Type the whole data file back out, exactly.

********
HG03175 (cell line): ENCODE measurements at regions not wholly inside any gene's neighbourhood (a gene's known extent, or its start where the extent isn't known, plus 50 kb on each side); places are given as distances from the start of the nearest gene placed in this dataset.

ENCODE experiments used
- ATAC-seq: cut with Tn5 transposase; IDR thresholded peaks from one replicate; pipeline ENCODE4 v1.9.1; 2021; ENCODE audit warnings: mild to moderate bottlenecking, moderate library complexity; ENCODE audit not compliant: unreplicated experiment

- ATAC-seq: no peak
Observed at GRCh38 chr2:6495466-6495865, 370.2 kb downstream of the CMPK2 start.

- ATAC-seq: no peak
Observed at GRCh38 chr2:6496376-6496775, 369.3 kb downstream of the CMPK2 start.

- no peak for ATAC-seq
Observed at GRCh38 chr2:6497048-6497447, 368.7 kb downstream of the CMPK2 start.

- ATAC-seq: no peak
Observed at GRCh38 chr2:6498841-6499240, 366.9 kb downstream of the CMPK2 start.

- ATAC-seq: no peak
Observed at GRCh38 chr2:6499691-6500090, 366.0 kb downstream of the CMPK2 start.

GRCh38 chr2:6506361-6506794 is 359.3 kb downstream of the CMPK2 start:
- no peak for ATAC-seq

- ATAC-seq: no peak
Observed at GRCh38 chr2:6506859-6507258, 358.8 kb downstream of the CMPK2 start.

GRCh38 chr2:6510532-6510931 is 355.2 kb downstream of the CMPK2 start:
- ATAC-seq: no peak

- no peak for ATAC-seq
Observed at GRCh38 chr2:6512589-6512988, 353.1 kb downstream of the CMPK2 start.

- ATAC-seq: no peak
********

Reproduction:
HG03175 (cell line): ENCODE measurements at regions not wholly inside any gene's neighbourhood (a gene's known extent, or its start where the extent isn't known, plus 50 kb on each side); places are given as distances from the start of the nearest gene placed in this dataset.

ENCODE experiments used
- ATAC-seq: cut with Tn5 transposase; IDR thresholded peaks from one replicate; pipeline ENCODE4 v1.9.1; 2021; ENCODE audit warnings: mild to moderate bottlenecking, moderate library complexity; ENCODE audit not compliant: unreplicated experiment

- ATAC-seq: no peak
Observed at GRCh38 chr2:6495466-6495865, 370.2 kb downstream of the CMPK2 start.

- ATAC-seq: no peak
Observed at GRCh38 chr2:6496376-6496775, 369.3 kb downstream of the CMPK2 start.

- no peak for ATAC-seq
Observed at GRCh38 chr2:6497048-6497447, 368.7 kb downstream of the CMPK2 start.

- ATAC-seq: no peak
Observed at GRCh38 chr2:6498841-6499240, 366.9 kb downstream of the CMPK2 start.

- ATAC-seq: no peak
Observed at GRCh38 chr2:6499691-6500090, 366.0 kb downstream of the CMPK2 start.

GRCh38 chr2:6506361-6506794 is 359.3 kb downstream of the CMPK2 start:
- no peak for ATAC-seq

- ATAC-seq: no peak
Observed at GRCh38 chr2:6506859-6507258, 358.8 kb downstream of the CMPK2 start.

GRCh38 chr2:6510532-6510931 is 355.2 kb downstream of the CMPK2 start:
- ATAC-seq: no peak

- no peak for ATAC-seq
Observed at GRCh38 chr2:6512589-6512988, 353.1 kb downstream of the CMPK2 start.

- ATAC-seq: no peak